What is a Team Working Agreement?
It’s helpful for team members to discuss, document, and occasionally revisit guidelines that inform their interactions with each other. Thus the purpose of a Team Working Agreement (TWA) is to capture team norms in an agreed-upon location.
What’s the Benefit?
Simply stated, the most significant benefit of creating/updating a TWA has to do with expectation-setting. What often happens in the absence of a TWA is the phenomenon that is visible in the “I’m Glad We All Agree” diagram by Jeff Patton, where people on the same team can have a very different understanding about important topics, such as what the team is trying to accomplish, what the most important thing is to work on, and so on. Having the type of conversation that leads to a TWA gets a team from the upper left quadrant of the diagram to the lower right – a much better place to be!
A team that does not have a TWA can benefit from creating one at any time. The most common situations for teams to create or update a TWA:
- When the team is starting up
- When the team undergoes significant changes to its composition
- A facilitator (often a Scrum Master or an Agile Coach)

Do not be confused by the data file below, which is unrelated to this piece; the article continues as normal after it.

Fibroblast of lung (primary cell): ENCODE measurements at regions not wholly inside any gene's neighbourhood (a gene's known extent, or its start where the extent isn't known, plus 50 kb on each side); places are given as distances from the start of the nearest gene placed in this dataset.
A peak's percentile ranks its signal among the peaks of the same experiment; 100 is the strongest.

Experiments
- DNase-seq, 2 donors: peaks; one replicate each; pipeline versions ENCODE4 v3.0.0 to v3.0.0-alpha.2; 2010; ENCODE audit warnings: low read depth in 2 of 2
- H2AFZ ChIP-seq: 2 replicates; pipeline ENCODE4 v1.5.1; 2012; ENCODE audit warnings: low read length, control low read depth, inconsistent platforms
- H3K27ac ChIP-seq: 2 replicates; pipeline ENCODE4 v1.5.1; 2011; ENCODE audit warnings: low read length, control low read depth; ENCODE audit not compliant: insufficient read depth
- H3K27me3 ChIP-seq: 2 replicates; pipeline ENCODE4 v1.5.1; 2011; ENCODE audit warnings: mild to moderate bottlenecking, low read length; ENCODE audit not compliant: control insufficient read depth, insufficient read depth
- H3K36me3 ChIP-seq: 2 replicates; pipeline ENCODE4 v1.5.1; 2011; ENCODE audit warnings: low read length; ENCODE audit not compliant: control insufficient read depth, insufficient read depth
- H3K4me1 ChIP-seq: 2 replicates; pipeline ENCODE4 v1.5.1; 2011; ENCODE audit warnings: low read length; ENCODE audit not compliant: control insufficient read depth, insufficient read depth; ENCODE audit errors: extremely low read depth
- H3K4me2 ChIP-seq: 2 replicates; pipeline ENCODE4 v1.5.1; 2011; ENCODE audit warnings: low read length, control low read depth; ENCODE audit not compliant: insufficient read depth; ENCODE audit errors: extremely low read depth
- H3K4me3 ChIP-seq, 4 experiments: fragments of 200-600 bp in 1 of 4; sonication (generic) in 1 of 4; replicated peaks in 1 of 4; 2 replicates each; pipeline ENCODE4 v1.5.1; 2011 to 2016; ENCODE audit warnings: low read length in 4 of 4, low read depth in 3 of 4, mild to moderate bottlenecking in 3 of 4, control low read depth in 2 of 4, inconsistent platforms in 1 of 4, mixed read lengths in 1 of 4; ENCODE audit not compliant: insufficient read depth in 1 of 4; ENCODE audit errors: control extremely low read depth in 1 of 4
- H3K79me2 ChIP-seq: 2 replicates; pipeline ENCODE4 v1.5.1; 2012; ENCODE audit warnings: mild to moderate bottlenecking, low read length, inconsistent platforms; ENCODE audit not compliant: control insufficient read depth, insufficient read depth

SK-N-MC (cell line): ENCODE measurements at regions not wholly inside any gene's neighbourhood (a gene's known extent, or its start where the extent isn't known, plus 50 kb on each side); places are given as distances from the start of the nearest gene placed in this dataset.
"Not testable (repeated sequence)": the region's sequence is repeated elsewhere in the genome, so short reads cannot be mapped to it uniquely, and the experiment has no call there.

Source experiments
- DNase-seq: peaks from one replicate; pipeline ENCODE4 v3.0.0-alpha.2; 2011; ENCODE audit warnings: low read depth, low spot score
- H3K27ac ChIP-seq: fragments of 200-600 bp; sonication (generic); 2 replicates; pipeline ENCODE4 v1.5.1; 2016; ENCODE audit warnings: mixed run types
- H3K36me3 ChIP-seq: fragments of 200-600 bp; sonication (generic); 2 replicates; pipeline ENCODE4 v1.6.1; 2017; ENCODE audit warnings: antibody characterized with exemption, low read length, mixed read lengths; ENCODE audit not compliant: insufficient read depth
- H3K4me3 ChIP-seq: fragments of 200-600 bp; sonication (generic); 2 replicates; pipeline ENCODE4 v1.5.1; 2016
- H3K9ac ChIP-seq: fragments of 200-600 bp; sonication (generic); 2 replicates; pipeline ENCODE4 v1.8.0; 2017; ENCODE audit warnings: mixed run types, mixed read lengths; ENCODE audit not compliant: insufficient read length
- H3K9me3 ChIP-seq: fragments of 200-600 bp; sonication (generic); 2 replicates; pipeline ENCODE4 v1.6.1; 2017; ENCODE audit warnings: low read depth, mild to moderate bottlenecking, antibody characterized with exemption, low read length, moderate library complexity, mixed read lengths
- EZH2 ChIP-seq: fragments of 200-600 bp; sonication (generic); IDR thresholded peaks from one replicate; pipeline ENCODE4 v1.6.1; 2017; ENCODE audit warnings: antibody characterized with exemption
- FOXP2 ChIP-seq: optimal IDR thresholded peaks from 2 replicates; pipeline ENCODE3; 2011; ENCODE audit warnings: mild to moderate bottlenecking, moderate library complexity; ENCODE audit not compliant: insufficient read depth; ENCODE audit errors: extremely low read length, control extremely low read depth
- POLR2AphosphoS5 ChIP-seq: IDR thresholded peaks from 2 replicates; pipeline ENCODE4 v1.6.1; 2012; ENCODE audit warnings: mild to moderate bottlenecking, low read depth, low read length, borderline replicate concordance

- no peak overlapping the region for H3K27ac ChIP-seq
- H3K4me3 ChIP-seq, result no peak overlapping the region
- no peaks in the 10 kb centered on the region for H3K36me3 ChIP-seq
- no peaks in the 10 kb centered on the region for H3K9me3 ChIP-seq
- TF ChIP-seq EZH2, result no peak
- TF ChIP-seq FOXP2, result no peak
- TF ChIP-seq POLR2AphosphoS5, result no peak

- All of the team members
- Arriving at the meeting with an open mind, in a spirit of continuous improvement
- Awareness of challenges the team is currently encountering
- Awareness of things that are going well which the team can build on
- TWA (in a location that is known to everyone who needs to be aware of it)
Preparing for Success
The person who will be facilitating a meeting during which a TWA is to be created/updated is mostly likely to succeed when:
- One or more discussions with the team have occurred in advance
- All team members are on-board with notion of creating a TWA
- They have awareness of what is included in other TWAs, either for other teams in the same organization, or for teams external to the organization
Examples of topics that we commonly see in a TWA:
- How will we make decisions?
- How will we handle conflict?
- How will we run our meetings?
- How do we communicate?
- What are our values?
- How will we manage our work?
- How do we improve our processes?
- How do we have fun?
- How do we give each other feedback?
- How do we hold each other accountable?
- What is important information to us?
- What information do we need to radiate and how?
- What is our team’s definition of done? (see also Definition of Done)
- How do we interact with individuals and groups who are external to the team?
Examples of Team Working Agreements
A couple of noteworthy examples of Team Working Agreements are shown below.